Apple CEO Steve Jobs reportedly told the Wall Street Journal it would be "trivial" for the newspaper to ditch Adobe's Flash software in preparation for the iPad. Media-industry types who disagree have been emailing us; their comments follow below.

You can read more about the power struggle between Apple and Flash in the accompanying article, How Apple Is Dogfighting To Control Media.

From the online producer of a medium-sized midwestern newspaper, who told us ditching Flash is "far from trivial:"

It requires broad changes across multiple properties. Sure, it's easy enough to encode video with a new codec, but getting the display mechanism updated at more than a dozen different sites would be a substantial amount of work...

Also, using Flash for interactive graphics is irreplaceable. Not just slideshows, but special section graphics and interactive presentations can be embedded on story pages quickly and easily. Oh, sure, just use Javascript: well guess what, we don't have a bunch of code junkies in our newsroom. We do have some great designers who've picked up Flash and enough Actionscript to be very effective.

Kevin Eleven, a Flash developer at a large social networking site, said giving up Flash would mean longer development cycles and lost capabilities:

Flash still has capabilities HTML5 and Javascript / Canvas do not... Flash is still the fastest way to develop Rich Media Applications, largely because of true Object Oriented Programming and the Flex Framework. It allows a developer to create in minutes what would take hours or more with HTML5, Canvas, and H.264... Flash does have its issues - they are just not in line with what Jobs is telling the world.

A creative director at an Ad Age Top 50 Interactive Agency said the Adobe technology is crucial for ads:

For Jobs to have said what he's said genuiney flies in the face of common sense and I'd sadly have to describe [him] as naive... I disagree strongly with Jobs' opinion that replacing anything from Flash to some other alternative is trivial - especially publications, many of whom have derived revenue from Flash as a technology which serves up contexualised advertising.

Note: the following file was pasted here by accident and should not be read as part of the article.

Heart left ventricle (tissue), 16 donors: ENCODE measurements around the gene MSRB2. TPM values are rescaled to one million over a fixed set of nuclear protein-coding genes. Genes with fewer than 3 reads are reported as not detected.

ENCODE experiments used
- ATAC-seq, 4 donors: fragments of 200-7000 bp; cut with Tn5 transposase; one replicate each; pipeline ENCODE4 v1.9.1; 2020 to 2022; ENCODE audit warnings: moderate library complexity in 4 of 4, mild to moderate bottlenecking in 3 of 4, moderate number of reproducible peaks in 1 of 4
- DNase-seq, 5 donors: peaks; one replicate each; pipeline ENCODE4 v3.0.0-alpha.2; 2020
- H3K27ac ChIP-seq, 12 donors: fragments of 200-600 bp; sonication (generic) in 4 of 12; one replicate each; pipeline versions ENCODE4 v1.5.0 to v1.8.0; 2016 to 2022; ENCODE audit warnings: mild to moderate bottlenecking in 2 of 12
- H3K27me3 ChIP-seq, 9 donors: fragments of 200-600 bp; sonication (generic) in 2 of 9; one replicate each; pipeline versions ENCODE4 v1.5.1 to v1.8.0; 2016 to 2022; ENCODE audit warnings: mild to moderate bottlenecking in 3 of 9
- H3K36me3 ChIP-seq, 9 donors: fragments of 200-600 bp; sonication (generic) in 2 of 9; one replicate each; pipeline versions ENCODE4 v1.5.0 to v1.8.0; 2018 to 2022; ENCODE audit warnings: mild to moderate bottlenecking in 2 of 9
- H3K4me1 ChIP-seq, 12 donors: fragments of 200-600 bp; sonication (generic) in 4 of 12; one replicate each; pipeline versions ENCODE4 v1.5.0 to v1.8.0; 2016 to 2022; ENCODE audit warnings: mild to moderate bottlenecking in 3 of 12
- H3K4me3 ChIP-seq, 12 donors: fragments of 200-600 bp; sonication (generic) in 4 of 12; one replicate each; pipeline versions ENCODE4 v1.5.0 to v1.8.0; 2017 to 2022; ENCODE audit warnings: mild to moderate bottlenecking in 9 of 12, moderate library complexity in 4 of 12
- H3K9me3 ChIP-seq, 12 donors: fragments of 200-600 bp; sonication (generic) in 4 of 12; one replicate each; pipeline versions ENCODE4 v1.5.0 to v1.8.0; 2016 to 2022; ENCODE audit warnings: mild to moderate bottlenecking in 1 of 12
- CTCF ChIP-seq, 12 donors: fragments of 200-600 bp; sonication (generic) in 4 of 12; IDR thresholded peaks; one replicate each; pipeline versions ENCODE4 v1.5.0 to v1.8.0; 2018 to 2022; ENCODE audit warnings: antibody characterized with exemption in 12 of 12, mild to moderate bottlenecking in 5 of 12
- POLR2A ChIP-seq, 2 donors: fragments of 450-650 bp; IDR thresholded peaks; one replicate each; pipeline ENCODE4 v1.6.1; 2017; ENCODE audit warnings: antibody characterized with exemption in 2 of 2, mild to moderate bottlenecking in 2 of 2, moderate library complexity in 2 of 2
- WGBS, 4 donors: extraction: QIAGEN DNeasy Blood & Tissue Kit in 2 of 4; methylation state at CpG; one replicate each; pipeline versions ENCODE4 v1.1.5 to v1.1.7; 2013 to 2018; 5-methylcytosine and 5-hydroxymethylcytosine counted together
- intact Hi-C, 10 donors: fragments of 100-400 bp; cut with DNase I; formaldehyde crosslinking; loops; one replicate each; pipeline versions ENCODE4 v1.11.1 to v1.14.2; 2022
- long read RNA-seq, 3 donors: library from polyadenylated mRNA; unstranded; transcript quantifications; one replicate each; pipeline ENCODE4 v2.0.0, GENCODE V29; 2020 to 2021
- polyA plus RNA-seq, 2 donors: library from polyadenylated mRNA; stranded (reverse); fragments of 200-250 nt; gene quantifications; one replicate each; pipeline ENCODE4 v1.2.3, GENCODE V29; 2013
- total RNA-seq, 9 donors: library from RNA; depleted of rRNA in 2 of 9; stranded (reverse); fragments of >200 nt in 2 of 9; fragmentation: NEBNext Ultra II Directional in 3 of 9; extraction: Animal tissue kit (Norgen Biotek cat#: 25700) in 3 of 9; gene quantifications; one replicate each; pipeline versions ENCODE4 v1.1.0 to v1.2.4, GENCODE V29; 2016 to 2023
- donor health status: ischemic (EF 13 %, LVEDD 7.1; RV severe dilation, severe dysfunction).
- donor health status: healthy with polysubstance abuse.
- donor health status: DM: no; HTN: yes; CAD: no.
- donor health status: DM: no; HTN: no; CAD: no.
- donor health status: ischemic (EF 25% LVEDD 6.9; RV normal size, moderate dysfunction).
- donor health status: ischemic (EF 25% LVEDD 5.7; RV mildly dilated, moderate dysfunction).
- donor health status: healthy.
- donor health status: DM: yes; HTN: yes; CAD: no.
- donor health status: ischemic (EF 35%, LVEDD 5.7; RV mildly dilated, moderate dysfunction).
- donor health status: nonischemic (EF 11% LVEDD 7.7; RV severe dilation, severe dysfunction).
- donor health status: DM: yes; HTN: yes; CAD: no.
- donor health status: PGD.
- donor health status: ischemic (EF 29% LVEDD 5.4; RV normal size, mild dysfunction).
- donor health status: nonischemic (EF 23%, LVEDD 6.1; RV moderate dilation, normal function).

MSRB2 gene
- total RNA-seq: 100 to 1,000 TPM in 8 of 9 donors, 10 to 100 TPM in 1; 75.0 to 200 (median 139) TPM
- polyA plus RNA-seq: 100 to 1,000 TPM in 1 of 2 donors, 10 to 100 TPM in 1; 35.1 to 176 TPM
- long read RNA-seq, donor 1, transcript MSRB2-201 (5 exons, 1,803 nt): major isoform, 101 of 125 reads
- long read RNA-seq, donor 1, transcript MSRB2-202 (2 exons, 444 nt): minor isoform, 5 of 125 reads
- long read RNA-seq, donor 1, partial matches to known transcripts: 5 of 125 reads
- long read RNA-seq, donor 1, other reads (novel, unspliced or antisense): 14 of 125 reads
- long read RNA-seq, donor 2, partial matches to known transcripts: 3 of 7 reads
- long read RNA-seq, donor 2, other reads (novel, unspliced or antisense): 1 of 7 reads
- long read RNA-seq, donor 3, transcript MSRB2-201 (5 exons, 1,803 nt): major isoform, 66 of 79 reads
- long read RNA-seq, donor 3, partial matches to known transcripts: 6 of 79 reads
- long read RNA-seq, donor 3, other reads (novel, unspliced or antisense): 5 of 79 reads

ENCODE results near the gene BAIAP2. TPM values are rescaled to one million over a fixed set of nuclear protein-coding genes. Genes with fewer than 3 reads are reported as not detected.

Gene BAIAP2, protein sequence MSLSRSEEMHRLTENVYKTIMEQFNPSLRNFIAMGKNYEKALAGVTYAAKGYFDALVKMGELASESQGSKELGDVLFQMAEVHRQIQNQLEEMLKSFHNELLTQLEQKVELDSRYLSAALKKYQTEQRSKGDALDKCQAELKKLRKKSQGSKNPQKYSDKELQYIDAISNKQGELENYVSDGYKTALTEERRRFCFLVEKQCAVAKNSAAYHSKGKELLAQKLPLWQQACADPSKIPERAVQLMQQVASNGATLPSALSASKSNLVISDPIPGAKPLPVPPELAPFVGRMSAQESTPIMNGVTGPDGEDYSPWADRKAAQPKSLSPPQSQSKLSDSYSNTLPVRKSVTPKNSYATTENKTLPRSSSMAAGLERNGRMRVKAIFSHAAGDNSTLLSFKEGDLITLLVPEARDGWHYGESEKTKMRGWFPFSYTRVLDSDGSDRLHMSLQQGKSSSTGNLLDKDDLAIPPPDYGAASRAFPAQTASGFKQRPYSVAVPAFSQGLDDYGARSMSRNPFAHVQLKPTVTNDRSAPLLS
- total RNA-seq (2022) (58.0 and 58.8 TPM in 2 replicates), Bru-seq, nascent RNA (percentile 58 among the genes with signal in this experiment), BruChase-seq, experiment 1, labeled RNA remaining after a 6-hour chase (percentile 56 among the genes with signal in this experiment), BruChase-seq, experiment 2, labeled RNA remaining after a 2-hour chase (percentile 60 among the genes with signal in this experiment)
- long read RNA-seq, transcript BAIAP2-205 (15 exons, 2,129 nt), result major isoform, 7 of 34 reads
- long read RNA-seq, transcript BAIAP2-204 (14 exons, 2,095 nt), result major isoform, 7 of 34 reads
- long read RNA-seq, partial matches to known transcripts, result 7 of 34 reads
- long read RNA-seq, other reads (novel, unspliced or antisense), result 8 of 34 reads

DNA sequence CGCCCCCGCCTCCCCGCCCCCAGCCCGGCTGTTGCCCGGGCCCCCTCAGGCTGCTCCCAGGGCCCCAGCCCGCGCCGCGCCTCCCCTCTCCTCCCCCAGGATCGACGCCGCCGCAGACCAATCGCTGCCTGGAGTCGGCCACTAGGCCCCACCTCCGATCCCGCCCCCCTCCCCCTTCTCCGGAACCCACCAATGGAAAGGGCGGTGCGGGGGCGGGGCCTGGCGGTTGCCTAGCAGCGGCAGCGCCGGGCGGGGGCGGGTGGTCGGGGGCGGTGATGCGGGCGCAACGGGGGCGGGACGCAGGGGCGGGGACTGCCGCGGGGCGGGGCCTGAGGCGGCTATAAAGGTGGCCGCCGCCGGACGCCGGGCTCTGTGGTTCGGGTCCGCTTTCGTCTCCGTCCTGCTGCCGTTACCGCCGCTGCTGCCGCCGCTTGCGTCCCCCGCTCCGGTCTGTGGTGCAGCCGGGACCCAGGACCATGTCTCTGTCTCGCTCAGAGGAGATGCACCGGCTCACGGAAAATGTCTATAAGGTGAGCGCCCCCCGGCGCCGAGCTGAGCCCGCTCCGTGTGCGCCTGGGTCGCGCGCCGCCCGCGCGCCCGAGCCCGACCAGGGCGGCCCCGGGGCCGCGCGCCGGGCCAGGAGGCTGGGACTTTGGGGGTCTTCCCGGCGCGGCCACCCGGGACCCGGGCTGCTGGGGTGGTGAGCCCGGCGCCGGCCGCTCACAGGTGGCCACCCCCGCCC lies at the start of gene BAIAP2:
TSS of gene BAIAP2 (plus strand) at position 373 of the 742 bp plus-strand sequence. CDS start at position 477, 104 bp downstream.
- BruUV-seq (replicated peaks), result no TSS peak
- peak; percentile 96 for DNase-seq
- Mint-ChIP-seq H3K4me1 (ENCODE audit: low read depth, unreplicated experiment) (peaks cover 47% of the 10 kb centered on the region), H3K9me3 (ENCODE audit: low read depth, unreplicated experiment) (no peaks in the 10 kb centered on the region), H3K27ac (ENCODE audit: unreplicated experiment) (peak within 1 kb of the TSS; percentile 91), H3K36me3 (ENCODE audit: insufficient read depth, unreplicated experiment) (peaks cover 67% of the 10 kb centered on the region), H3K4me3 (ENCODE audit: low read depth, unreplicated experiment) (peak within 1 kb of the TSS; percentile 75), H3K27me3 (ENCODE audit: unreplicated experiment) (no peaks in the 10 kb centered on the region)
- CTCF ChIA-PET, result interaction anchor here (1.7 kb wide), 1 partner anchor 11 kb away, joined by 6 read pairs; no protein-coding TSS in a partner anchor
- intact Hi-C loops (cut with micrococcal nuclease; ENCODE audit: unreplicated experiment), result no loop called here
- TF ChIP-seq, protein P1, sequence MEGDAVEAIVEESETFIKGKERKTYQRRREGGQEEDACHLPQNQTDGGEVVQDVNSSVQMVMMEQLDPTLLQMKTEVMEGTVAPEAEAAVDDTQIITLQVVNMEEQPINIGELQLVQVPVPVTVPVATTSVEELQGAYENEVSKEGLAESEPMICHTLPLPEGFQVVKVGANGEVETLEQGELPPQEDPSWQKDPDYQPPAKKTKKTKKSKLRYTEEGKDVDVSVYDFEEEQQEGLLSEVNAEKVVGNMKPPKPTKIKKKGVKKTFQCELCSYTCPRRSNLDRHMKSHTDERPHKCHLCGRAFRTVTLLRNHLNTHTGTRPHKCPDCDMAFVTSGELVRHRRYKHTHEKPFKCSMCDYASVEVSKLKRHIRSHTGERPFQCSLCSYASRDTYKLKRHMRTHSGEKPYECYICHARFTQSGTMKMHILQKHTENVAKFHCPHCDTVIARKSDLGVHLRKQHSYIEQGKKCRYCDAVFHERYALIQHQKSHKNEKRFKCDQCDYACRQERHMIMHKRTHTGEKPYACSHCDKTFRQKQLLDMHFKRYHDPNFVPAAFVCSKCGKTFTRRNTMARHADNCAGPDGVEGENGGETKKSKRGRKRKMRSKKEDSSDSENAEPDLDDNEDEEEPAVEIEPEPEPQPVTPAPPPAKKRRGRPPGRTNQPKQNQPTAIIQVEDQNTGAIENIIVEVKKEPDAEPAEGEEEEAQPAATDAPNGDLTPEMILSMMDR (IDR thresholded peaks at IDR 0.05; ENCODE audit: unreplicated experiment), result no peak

How does Jobs believe publications will pay for this? By [iPad/iPhone] app purchase alone?... He is right to fear Flash over HTML5; it's innovated quickly in the past and will do so again and with the very advertisers he's desperate to woo.

Thomas Amabisca, a consultant to Wall Street Journal, Fox News and other News Corp. properties, cited Flash's utility in providing sophisticated video players to news outlets:

Many of the Flash gigs out there lately are with companies trying to write their own video player. It's because there isn't yet a solution which brings together the content management, advertising, and analytics that these companies use... A switch from Flash to another technology (for video at least) should be handled by the likes of Akamai, or a software vendor, definitely not the content companies. The content people need tools that let them focus on content without having to hire consultants... These tools don't exist yet...

A freelance interactive designer told us Flash can be unstable, as Jobs pointed out, but that it's an essential tool for getting things done in the helter-skelter world of Web content:

Steve is not addressing the fact that the web world is a plethora of mostly inexperienced scaffolding and experimental jumble fused together as an overnight crunch to satisfy demanding clientelle. Not everyone has a team of experts working full-time to adhere to the perfection which Mr. Mac's of engineers offer...

I have been [tinkering] with HTML 5 and will admit that to switch from ActionScript to a JavaScript platform is as he describes "trivial..." But there is little support for people who are artistically oriented who simply love the platform for it's ease of use and integration, where creativity and logical thinking meets. Steve has not offered a solution to that. Where is my HTML5 development tool? Perhaps he needs to try some Flash development first-hand to see what the big deal is.

There is nothing out there like Flash/Flex; and if we were to simply "dump" the infrastructure we would all be taking a huge risk ... The Adobe platform has a place in the digital world and no single entrepreneur is going to make a case with the pretext to convenience his product alone.